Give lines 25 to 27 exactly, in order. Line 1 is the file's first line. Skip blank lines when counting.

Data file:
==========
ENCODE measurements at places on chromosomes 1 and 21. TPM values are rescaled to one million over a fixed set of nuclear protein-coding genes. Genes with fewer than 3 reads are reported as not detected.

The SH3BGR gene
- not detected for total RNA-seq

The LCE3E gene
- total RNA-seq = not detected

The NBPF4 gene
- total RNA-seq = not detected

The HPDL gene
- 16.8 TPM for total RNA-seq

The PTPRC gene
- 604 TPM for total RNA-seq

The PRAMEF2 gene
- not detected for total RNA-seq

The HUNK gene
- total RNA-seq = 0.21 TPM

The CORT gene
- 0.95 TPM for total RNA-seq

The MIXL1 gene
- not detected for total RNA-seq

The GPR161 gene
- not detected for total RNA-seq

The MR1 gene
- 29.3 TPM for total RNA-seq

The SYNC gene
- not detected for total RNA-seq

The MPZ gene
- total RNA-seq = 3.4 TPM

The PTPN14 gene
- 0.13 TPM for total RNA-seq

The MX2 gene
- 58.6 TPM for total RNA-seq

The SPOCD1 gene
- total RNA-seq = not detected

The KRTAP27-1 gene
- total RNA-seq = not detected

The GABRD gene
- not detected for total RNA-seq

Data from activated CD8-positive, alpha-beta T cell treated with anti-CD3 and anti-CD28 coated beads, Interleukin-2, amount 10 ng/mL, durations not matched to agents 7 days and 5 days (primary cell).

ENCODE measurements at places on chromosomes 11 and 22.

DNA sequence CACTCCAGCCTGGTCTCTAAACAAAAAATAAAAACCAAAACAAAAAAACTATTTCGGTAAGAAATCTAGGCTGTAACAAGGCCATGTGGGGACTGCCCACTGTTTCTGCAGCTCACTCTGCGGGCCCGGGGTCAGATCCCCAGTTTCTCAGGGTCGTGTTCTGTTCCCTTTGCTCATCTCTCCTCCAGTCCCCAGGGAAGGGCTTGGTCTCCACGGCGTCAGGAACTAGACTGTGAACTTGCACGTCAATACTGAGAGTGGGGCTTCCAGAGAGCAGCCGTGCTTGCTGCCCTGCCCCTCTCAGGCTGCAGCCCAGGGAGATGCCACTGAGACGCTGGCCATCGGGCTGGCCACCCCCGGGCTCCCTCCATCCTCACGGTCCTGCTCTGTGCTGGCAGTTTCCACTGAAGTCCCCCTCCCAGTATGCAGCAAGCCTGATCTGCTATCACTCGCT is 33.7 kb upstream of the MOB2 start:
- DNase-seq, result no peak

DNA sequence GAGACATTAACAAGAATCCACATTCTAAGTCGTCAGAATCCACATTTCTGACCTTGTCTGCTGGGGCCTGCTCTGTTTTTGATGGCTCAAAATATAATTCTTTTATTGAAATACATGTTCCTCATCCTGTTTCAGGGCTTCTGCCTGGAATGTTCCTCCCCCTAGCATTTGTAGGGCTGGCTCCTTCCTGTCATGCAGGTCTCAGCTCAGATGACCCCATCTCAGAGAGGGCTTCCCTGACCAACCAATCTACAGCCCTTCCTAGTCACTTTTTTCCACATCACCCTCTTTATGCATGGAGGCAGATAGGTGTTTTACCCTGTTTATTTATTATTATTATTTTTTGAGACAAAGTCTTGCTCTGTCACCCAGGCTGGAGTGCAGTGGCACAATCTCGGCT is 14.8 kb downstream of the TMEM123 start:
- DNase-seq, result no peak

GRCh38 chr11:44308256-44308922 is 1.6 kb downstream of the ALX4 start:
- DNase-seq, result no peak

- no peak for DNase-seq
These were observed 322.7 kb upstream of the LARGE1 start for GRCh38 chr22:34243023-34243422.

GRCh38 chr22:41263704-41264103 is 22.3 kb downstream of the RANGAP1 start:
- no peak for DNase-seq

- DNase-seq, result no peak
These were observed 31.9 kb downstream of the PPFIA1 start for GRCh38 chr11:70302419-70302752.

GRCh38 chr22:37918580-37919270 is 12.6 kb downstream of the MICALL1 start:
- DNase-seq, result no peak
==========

- not detected for total RNA-seq

The MPZ gene
- total RNA-seq = 3.4 TPM